A rule of law that is worthy of the name does not play favorites, and this insight remains one of the highest ideals of classical liberalism.
Kimberly Strassel has written a timely, bold, and important book explaining why a great many people are supporting Donald Trump for President. You wouldn’t know it from the book’s title, however, because the title — The Intimidation Game: How the Left Is Silencing Free Speech — reflects Ms. Strassel’s mission, which is to reveal the full extent of the threat to free speech and small d democracy brought on by the coordinated efforts of the political left since 2010 to silence conservative opposition.
In accomplishing her intended mission, Strassel, in meticulous detail, ties together a number of stories to make a damning case about the political left’s efforts to shut down political opposition in the wake of the U.S. Supreme Court decision in Citizens United and the political backlash to Obamacare, the 2009 stimulus package, and the Obama presidency in general. Collectively, these assaults on the First Amendment, and on political dissent, are as dangerous as anything the country has seen at least since the Nixon years, and probably longer.
Yet the press, and following it, the public, have never fully engaged the enormity and radicalism of what is occurring, in part because of the failure to turn up a “smoking gun” directly tying these activities to the White House. One of the best elements of Strassel’s narrative is to point out that common sense, not a smoking gun, is all that is needed. “Who will rid me of this meddlesome priest?” asked King Henry II, and within days the Archbishop of Canterbury was murdered by Henry’s knights. It wasn’t necessary for the King to address a memo to his minions demanding action. Similarly, Strassel shows how it was President Obama, along with a number of high-ranking Democratic senators, who set in gear this assault on political dissent, by targeting their opponents as dangerous enemies of democracy, to be stopped at all costs.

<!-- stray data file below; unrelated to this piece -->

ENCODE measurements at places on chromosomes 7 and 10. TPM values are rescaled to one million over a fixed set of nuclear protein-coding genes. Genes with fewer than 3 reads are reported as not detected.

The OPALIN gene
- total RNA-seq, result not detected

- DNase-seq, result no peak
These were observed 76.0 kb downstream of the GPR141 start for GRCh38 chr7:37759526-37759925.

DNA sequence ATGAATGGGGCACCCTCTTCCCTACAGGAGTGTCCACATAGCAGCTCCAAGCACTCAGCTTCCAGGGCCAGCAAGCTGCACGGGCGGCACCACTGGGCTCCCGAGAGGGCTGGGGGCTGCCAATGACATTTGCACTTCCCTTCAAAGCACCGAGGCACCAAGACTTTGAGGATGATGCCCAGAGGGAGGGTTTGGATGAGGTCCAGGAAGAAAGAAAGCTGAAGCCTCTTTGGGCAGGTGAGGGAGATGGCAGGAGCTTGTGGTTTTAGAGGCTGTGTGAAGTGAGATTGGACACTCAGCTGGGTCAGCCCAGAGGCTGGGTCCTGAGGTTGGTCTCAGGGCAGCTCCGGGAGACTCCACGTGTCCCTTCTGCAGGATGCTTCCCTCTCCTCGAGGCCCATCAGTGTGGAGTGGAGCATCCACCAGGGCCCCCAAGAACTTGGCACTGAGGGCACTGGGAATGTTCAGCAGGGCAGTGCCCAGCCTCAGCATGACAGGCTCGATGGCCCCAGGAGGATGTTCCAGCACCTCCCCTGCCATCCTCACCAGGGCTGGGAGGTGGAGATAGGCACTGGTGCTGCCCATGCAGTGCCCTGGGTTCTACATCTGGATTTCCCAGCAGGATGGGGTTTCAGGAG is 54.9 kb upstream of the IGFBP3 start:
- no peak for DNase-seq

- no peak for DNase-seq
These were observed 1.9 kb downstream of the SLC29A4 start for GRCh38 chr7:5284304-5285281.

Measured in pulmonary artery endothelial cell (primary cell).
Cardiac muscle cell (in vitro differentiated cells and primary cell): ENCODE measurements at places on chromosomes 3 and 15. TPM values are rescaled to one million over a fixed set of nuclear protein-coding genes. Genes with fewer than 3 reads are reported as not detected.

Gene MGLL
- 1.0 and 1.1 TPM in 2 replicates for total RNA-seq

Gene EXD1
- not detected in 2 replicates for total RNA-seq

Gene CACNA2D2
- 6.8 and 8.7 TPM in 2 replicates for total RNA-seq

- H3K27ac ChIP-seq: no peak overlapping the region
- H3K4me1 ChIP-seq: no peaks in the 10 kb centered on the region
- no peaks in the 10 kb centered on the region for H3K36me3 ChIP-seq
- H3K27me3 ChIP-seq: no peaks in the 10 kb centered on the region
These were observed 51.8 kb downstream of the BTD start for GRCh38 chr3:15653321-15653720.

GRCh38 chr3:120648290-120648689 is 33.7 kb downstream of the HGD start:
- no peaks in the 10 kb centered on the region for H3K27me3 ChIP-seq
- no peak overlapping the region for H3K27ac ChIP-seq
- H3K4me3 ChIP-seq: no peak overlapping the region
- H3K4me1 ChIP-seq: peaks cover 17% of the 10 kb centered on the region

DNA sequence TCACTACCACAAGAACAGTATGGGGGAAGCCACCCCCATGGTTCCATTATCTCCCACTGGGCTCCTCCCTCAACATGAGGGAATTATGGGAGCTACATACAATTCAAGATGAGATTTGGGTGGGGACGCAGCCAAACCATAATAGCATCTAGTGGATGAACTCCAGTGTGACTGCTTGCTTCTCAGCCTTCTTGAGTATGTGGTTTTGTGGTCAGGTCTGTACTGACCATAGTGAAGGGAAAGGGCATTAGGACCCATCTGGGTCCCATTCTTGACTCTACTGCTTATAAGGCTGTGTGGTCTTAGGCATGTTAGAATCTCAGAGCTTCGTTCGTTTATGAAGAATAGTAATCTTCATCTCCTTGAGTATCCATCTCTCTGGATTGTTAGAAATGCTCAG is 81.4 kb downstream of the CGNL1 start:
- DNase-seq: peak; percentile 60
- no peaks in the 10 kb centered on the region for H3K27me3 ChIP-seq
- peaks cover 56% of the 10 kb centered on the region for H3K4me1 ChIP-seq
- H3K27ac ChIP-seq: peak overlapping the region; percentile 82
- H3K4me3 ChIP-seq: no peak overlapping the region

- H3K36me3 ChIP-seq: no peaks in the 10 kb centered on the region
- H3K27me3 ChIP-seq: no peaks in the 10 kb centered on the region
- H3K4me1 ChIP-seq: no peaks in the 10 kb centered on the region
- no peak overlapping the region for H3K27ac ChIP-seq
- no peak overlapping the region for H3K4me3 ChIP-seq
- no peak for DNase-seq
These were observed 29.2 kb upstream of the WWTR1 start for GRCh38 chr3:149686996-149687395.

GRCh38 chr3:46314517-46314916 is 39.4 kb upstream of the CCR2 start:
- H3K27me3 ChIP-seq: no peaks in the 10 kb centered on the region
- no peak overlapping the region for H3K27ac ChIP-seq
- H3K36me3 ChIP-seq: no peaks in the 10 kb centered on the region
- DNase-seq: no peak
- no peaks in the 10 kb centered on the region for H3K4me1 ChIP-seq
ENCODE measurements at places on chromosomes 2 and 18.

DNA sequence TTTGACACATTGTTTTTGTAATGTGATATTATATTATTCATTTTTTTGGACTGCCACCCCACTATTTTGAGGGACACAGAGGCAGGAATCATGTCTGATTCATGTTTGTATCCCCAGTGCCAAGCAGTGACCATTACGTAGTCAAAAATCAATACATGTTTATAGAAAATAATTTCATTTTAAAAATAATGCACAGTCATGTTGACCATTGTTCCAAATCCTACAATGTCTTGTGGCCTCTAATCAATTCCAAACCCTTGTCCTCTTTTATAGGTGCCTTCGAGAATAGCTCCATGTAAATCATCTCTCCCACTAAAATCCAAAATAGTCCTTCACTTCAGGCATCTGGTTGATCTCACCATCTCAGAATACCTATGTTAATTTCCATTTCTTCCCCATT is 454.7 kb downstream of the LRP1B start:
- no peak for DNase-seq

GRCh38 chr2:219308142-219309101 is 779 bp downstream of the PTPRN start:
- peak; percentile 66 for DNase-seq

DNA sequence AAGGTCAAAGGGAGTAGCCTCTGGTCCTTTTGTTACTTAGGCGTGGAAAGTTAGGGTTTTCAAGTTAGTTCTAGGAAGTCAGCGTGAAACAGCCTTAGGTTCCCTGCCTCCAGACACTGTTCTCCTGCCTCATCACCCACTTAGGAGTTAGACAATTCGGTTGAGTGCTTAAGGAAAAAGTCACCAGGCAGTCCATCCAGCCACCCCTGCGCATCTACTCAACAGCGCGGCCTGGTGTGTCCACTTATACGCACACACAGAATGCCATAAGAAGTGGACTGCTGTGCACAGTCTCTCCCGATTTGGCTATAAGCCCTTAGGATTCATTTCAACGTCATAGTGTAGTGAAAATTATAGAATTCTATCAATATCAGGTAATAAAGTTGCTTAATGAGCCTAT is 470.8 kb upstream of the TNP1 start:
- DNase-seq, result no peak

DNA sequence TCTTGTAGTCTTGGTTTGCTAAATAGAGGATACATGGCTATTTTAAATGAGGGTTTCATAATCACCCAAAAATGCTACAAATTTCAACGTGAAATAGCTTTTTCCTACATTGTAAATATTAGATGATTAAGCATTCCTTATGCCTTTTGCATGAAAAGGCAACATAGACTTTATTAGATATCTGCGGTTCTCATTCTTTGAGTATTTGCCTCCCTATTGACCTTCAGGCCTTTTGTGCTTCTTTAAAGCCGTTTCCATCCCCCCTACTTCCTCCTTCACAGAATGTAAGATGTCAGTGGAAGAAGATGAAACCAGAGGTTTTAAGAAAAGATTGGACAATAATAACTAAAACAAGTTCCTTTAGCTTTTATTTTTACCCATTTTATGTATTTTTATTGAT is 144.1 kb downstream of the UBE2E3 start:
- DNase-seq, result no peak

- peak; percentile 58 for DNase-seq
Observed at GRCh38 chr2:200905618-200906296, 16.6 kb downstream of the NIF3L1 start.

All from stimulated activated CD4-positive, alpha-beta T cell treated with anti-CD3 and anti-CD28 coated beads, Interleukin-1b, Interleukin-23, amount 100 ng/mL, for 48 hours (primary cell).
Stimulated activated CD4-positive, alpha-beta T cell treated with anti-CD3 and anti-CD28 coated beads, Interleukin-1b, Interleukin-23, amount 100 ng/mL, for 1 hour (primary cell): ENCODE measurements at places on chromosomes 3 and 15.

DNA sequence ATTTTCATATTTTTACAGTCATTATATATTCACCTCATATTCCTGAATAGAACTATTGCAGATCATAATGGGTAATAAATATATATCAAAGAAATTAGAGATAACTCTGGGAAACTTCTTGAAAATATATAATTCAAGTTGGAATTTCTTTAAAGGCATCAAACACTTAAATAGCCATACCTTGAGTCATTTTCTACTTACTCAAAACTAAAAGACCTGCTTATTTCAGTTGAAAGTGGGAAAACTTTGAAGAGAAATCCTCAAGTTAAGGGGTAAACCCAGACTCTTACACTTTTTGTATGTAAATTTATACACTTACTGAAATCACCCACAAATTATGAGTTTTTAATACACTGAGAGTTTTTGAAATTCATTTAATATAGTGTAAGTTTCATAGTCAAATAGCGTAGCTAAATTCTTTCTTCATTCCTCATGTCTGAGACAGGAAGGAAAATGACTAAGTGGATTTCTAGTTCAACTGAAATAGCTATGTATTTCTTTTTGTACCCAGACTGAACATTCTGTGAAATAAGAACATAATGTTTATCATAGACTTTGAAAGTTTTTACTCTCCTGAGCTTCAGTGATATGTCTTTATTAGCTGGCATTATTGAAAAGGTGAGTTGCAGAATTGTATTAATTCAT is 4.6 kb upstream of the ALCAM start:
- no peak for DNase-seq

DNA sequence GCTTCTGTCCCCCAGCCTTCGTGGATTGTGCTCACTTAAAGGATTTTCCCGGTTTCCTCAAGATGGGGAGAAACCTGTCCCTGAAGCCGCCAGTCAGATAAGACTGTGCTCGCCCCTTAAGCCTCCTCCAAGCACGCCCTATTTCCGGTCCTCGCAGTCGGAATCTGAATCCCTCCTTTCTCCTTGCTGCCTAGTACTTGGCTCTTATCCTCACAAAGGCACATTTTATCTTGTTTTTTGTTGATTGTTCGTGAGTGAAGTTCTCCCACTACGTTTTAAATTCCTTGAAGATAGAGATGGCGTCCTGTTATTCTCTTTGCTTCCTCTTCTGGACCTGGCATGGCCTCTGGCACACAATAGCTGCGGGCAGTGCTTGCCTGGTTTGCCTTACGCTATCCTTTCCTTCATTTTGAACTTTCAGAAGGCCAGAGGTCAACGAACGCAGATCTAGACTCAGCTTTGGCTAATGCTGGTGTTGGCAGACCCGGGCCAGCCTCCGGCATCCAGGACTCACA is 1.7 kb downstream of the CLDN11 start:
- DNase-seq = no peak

The most sweeping and best known of Strassel’s stories is the use of the Internal Revenue Service to harass tea party and other conservative groups. Incredibly, six years after its start, three years after its public revelation, this harassment is still going on.
The most frightening of Ms. Strassel’s stories may be the use of a secret criminal investigation by a Democratic prosecutor in Wisconsin to harass conservative organizations and donors. The investigation involved armed, pre-dawn raids to seize books, papers, and computer records of Americans whose sole offense was engaging in organized political activity. The investigations, conducted in a manner more suited to a futuristic Ray Bradbury dystopia than an American democracy, proceeded for years on the flimsiest of legal rationales before finally being halted by the Wisconsin Supreme Court.